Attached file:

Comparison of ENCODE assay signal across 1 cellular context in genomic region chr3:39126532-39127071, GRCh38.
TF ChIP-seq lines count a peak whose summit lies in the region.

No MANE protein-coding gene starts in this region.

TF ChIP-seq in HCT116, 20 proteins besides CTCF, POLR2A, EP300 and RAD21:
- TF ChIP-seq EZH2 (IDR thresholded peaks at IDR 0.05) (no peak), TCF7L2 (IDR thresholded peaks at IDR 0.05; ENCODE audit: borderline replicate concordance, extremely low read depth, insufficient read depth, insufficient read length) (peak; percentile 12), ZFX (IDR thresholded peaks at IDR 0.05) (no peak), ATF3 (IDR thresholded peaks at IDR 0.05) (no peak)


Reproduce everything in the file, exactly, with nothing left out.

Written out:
Comparison of ENCODE assay signal across 1 cellular context in genomic region chr3:39126532-39127071, GRCh38.
TF ChIP-seq lines count a peak whose summit lies in the region.

No MANE protein-coding gene starts in this region.

TF ChIP-seq in HCT116, 20 proteins besides CTCF, POLR2A, EP300 and RAD21:
- TF ChIP-seq EZH2 (IDR thresholded peaks at IDR 0.05) (no peak), TCF7L2 (IDR thresholded peaks at IDR 0.05; ENCODE audit: borderline replicate concordance, extremely low read depth, insufficient read depth, insufficient read length) (peak; percentile 12), ZFX (IDR thresholded peaks at IDR 0.05) (no peak), ATF3 (IDR thresholded peaks at IDR 0.05) (no peak)